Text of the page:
Participant Story

February
24
2020

Tiananmen at 30: You Can ‘Hear the Echoes of it if You Listen Closely Enough’

By

Philip J. Cunningham received a grant for immersive storytelling from Microsoft News and the International Center for Journalists (ICFJ), but really, his whole life has been an immersive story.

February
24
2020

Nigerian Journalists Document Impacts of Oil Contamination

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From the late 1950s, when oil exploration and production began in the Niger Delta, until it was suspended in the early 1990s, millions of barrels of oil were spilled, contaminating the land and water in a region of Nigeria known as Ogoniland, inhabited by the Ogoni people. They are among the oldest settlers in the area, which today is home to 850,000 people, many of whom rely on farming and fishing to make a living.

February
24
2020

Learning How Climate Change Affects Everyday Life

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Josh Landis lived and worked in Antarctica from 1999 to 2001 as an editor at The Antarctic Sun, the only newspaper on the continent at that time. And while he was hardly the only person on the continent, it could often feel like that in a peaceful sort of way.

February
24
2020

News Reporting Grantee Winner: ‘I’ve Developed Other Skills That Make Me a 21st Century Journalist’

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Verah Okeyo will never forget the sight of three women sharing one hospital bed; Josh Landis, the ravages of climate change-driven storms on coastal communities; Phil Cunningham, the haunted feeling of Tiananmen Square; and Ruth Olurounbi and Kelechukwu Iruoma, the frustration over cleanup delays of oil spills from decades ago.

February
24
2020

Using the Power of Data to Improve Children’s Health

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Verah Okeyo’s father earned about $30 a month as a supervisor at a flower farm near Lake Naivasha in Kenya. Her mother was a midwife whose work included educating expectant and new mothers about health and sanitation. The family were provided their own house. The flower farm’s owners made sure Verah and her three siblings were provided with education and healthcare.

February
20
2020

Local Newsrooms Must Watch Out for False Claims, Fake Photos This U.S. Election Season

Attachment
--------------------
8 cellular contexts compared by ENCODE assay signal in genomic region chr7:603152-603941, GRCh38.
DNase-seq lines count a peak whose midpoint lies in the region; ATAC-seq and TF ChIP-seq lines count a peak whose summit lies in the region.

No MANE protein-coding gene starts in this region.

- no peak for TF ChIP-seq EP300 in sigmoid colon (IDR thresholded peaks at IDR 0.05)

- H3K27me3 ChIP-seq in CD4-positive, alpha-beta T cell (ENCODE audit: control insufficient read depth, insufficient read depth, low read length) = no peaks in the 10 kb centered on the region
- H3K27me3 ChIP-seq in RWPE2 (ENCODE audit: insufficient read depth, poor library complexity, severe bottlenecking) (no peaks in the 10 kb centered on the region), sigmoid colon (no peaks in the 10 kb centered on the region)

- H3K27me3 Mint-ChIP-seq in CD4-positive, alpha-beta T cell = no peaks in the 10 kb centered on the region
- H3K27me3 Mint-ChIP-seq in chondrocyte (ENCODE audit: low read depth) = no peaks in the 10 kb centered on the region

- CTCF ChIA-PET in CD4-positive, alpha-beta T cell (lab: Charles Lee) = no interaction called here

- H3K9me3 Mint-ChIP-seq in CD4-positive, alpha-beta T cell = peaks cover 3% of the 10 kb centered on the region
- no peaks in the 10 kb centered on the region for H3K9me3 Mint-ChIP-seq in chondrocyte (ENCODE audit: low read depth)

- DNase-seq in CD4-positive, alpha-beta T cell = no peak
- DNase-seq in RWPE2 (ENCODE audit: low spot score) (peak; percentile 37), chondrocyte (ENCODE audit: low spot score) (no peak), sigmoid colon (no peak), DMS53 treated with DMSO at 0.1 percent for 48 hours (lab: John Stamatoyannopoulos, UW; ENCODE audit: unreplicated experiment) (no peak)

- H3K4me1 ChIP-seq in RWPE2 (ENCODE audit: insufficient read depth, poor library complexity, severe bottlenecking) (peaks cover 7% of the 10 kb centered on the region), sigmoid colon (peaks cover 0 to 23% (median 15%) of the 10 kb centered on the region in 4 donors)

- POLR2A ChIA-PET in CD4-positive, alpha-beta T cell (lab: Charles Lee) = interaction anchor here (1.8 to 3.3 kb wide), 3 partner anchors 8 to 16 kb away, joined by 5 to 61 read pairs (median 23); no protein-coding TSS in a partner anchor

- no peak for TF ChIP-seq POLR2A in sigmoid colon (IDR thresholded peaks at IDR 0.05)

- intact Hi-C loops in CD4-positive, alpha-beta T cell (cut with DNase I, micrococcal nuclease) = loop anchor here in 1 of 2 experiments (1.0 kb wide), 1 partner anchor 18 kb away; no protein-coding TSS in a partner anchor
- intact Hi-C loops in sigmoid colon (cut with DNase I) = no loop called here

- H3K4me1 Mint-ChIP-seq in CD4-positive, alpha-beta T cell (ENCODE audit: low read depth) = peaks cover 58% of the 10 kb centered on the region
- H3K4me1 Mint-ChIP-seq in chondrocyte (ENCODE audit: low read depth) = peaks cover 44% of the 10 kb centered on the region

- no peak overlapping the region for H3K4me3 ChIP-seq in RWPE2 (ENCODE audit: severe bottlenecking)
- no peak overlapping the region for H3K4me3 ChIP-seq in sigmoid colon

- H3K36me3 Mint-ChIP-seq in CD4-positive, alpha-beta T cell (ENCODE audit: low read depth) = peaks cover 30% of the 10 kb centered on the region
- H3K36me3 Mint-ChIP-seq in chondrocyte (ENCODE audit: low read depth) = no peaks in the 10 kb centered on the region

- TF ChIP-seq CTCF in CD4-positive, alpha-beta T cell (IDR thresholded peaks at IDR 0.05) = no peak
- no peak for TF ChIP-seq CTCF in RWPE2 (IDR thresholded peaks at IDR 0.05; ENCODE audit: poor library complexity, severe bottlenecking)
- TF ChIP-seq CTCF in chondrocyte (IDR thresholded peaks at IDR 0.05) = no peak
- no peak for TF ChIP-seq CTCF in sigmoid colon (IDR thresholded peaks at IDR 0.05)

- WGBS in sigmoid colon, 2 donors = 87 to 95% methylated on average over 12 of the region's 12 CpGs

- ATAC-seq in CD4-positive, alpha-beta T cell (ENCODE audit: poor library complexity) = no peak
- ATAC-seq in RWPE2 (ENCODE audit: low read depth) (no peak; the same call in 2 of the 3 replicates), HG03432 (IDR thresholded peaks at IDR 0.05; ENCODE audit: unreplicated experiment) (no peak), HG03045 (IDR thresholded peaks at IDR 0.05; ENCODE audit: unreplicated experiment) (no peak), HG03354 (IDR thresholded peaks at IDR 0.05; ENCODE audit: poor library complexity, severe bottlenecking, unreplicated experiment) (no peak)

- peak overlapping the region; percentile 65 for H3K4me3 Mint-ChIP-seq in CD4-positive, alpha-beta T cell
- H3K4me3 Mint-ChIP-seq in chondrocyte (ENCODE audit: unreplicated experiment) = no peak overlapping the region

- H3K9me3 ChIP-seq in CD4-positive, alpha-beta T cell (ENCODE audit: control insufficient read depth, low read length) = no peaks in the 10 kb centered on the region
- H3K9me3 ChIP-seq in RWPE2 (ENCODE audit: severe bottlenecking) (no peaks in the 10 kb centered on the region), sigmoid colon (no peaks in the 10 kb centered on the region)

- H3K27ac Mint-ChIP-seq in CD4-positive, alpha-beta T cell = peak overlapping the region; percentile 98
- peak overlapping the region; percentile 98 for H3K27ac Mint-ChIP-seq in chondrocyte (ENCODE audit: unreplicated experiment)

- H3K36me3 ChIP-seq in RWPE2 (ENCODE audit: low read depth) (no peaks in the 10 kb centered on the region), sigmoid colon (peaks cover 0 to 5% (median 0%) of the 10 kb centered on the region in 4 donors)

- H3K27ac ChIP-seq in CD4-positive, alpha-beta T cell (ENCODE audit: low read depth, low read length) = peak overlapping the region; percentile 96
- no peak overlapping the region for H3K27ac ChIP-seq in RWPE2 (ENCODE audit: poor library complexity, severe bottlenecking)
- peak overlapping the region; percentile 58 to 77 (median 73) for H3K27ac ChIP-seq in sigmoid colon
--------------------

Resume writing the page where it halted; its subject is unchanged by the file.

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As the U.S. election season gears up, journalists at local news organizations should prepare for an onslaught of misinformation aimed at distorting polling results, says ICFJ TruthBuzz Fellow and fact-checking expert Matt Riley.

August
25
2019

Indonesian survey explores the spread of misinformation on WhatsApp

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Misinformation is more common than ever in Indonesia today as its spread has become increasingly diversified and difficult to suppress. In April alone, when the country held its general election, Indonesia’s Ministry of Communication and Information Technology identified 486 pieces of misinformation shared across several online platforms — 209 of them politically-related. The ministry noted that this number surged leading up to the April 17 election, and has only continued to increase after. 

April
10
2019

To Reach a Wider Audience, Expand Fact-Checking to Broadcast News

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Fact-checkers don’t just have a misinformation problem. They also have an audience engagement problem.

February
26
2016

What Today's Newsrooms Can do to Spark Innovation For Tomorrow

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Back in September, I partnered with The Express Tribune, a leading English-language newspaper in Karachi, Pakistan, as part of my ICFJ Knight Fellowship to work on news innovation. The main focus was working with the Tribune Labs team and helping them build up their capacity in order to work on visual and interactive content on their own, without the need for a developer.

To start off, we brought a developer on board as an Innovation Fellow. Our first task was to help Labs with a system where they could develop interactive features on their own and in the shortest possible time.

June
7
2014

ICFJ Knight Fellow's Regional Hackathon Follows Funds

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Fourteen distinct chapters of Hacks/Hackers across Latin America and Miami gathered participants on June 7 to work on projects that attempt to answer one basic question: Where does my money go?

The hackathon brought journalists and coders together to follow where and how Latin American governments and corporations direct their funds.